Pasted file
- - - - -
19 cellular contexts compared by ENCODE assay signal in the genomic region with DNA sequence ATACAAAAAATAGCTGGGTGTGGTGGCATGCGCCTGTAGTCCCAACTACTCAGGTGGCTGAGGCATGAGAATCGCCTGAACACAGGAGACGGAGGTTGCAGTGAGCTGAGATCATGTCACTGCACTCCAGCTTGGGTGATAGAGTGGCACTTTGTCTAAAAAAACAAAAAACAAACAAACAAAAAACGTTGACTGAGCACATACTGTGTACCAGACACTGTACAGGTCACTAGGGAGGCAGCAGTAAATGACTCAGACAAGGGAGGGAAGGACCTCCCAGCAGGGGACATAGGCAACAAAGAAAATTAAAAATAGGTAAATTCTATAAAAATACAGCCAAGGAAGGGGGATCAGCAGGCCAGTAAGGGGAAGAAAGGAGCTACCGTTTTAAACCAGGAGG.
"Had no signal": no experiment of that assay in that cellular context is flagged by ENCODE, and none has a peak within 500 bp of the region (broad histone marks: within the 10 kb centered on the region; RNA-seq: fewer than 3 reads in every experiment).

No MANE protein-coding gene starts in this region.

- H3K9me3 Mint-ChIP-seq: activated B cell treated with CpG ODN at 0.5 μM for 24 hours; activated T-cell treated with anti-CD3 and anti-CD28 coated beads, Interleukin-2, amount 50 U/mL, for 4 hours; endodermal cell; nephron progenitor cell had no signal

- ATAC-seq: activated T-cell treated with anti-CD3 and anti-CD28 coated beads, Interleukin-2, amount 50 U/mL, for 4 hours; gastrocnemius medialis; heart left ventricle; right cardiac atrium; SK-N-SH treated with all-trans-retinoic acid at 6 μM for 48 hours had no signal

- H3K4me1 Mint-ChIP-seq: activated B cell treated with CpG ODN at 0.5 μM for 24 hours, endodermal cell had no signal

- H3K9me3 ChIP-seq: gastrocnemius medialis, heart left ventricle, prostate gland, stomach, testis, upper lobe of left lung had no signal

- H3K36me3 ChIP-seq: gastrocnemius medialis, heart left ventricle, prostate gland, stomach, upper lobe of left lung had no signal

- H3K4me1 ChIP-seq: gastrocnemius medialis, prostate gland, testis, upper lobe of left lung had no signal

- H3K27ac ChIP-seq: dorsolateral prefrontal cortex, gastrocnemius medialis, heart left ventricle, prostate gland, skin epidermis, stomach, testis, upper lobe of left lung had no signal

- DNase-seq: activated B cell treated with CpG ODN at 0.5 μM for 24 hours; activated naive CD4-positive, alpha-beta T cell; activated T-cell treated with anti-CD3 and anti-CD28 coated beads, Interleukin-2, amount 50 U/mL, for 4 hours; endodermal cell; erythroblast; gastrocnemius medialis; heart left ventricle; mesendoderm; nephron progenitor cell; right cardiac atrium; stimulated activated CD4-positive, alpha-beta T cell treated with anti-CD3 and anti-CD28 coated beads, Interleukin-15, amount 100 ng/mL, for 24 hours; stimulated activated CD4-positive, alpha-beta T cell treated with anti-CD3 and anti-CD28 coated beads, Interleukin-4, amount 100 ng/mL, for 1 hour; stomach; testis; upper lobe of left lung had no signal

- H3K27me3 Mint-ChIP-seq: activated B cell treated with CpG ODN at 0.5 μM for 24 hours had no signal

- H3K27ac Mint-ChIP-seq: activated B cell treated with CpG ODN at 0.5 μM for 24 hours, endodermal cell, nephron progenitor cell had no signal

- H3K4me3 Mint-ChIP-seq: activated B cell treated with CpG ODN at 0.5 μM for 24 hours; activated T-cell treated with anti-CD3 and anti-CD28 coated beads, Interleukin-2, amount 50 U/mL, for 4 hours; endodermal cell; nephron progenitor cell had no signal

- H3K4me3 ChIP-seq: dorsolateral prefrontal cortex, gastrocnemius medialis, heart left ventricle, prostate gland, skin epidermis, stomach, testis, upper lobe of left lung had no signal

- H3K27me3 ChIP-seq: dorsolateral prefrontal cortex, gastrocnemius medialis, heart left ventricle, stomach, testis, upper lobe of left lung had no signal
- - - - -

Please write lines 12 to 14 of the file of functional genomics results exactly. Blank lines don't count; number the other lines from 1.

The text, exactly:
- H3K27me3 Mint-ChIP-seq: activated B cell treated with CpG ODN at 0.5 μM for 24 hours had no signal

- H3K27ac Mint-ChIP-seq: activated B cell treated with CpG ODN at 0.5 μM for 24 hours, endodermal cell, nephron progenitor cell had no signal

- H3K4me3 Mint-ChIP-seq: activated B cell treated with CpG ODN at 0.5 μM for 24 hours; activated T-cell treated with anti-CD3 and anti-CD28 coated beads, Interleukin-2, amount 50 U/mL, for 4 hours; endodermal cell; nephron progenitor cell had no signal